As a result of the cultural diversity there are many festivities you can see, but if you don’t have a lot of time here are the ones you must experience. Andean Festivities.
As a result of the cultural diversity that this region has, there are many festivities you can see, but if you don’t have a lot of time here are a list of the ones you must experience.
- The Summer Solstice Festival: Inti Raymi
Celebrated on June 21st, this feast is celebrated to thank the Inti (God of the Sun) for the abundance of crops and the Pachamama (Mother Earth) for caring and blessing the crops.
- Festival of the Flower and the Fruits
It is celebrated 40 days before Holy Week (Easter). Popular for its parade floats, its music, and its traditional foods.
- Diablada de Píllaro
Held every year between January 1st and 6th, in Píllaro (Tungurahua). The festival re-enacts the beliefs that a devil came to America with Christianity, so the dancers that participate wear large beautifully detailed devil’s masks.
- Pase del Chagra
Held in July, in the town of Machachi. The people of this town will parade on horses, along with the town bands. They will be dressed in zamarros, ponchos, scarves and hats.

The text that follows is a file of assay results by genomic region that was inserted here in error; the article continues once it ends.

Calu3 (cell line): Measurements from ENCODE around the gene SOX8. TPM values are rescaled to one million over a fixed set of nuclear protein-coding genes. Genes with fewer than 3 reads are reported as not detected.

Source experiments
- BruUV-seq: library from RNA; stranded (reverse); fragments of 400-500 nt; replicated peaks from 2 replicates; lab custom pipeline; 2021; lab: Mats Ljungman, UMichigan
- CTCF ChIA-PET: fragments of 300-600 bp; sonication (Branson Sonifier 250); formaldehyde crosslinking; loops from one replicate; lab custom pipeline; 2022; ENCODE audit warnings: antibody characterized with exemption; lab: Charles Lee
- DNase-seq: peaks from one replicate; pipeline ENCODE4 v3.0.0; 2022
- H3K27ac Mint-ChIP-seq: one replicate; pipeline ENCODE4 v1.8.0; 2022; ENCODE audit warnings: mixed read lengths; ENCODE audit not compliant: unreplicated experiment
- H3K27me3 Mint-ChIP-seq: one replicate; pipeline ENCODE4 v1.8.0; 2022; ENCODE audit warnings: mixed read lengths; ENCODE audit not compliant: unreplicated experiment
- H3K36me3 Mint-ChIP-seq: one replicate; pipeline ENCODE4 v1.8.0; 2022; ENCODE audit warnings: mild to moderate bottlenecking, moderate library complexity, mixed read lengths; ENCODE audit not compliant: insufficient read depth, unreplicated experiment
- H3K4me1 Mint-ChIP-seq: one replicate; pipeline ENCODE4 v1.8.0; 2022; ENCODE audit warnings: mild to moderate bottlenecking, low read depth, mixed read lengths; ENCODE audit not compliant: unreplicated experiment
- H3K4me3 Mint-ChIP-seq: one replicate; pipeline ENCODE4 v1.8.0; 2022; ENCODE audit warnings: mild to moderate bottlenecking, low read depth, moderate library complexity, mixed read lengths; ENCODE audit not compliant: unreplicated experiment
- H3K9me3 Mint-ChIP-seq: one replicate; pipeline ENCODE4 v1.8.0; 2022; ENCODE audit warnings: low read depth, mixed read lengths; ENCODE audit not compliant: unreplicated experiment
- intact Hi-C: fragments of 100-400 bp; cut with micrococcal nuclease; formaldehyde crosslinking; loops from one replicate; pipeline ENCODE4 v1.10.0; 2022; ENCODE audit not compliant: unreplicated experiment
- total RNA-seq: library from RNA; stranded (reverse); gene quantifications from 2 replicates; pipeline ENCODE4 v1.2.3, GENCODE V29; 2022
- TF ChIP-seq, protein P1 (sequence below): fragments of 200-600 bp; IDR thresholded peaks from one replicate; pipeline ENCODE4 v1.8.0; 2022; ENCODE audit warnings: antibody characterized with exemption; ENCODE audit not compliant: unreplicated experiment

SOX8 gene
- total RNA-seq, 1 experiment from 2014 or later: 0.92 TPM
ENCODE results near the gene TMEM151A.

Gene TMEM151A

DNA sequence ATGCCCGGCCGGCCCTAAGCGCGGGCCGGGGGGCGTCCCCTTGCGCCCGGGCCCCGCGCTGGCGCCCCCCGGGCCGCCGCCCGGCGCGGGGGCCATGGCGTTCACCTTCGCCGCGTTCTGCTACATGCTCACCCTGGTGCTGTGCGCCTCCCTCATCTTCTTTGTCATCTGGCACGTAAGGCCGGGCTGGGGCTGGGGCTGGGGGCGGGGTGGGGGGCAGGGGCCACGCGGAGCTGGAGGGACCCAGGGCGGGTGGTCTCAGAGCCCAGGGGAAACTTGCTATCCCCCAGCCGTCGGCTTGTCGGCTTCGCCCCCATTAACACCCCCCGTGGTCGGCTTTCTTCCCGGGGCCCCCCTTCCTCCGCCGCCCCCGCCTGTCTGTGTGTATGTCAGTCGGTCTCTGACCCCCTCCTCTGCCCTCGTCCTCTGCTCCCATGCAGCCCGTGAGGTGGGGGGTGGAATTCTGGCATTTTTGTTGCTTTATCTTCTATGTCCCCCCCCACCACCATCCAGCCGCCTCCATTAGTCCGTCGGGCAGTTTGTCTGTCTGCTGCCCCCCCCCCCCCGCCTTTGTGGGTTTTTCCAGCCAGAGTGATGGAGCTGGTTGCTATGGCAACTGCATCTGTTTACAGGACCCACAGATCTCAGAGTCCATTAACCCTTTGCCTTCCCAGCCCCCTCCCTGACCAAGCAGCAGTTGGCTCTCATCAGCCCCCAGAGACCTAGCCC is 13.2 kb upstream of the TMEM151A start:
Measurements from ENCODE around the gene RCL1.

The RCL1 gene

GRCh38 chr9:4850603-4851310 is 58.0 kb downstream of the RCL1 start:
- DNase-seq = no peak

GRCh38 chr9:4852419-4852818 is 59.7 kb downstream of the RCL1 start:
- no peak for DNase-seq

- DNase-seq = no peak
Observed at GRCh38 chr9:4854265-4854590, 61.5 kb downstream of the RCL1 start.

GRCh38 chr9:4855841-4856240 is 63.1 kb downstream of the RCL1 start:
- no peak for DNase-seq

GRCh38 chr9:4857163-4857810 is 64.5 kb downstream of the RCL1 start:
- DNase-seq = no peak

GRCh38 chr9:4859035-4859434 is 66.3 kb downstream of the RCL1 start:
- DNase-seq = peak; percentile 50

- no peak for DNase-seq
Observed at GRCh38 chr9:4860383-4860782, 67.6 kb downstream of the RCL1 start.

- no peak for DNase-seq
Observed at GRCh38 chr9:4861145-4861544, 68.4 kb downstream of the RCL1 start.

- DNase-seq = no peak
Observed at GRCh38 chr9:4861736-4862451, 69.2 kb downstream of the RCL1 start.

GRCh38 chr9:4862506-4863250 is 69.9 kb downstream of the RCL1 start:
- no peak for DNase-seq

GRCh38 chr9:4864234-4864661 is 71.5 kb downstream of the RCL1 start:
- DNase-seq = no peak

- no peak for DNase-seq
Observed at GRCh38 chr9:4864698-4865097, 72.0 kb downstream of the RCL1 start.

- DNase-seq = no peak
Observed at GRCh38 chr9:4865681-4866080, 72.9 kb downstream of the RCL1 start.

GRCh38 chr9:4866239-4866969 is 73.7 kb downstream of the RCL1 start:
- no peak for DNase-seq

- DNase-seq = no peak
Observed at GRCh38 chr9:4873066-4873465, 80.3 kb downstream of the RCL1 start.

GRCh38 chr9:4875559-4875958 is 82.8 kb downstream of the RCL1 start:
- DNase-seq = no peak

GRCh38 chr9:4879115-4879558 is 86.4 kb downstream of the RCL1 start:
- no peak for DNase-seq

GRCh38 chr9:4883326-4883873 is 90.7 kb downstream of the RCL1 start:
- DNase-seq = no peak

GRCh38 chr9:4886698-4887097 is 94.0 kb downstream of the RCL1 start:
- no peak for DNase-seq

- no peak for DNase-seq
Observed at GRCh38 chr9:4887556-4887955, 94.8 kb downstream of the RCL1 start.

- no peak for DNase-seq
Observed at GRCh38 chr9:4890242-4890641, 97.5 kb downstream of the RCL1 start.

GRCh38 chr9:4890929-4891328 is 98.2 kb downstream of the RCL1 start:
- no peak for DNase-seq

- Yamor Feast
A traditional feast held in Otavalo, province of Imbabura, in the first weeks of September. It is a festival dedicated to the to a sacred drink, Yamor. The drink is made of seven types of corn, and it is served as a thanksgiving offer to the Pachamama (Mother Earth) for its abundance. It also is a tribute to the Virgin Maria de Monserrate.
- Mama Negra
Held on two different dates in Latacunga (23 and 24 September, with a tribute to the Virgen de la Merced, and in the first week of November as an anniversary of the independence of Latacunga). The central character of the celebration is a man disguised as a black woman; but not any man, each year he is selected amongst respected and loved members of the community. Different masquerades characters accompany the Mama Negra: the angel of the star, the tiznados, the Moor King, the standard bearer, the yumbos, and others who distribute liquor to the attendees.
- Corpus Christi
A seven-day festivity held in Cuenca at the end of May, in honor of the body and blood of Christ present in the Eucharist. Popular for its fireworks and for hosting the biggest traditional candy fair in Ecuador: dulces de Corpus Crhisti.
In Pujili, this feast is more characterized by its indigenous traditions. Called Corpus Christi or Octava de Cristo it is an eight-day celebration for thanking the Pachamama for the harvest. This festival concurs with the Inti Raymi, and the parades always have the presence of the dancers of Pujilí, who are characters disguised in colorful robes decorated with mirrors, and with head crowns that can weigh up to 20 lbs. A curious fact is that the mestizos carry the lighter head crowns, while the Indians carry the heaviest.
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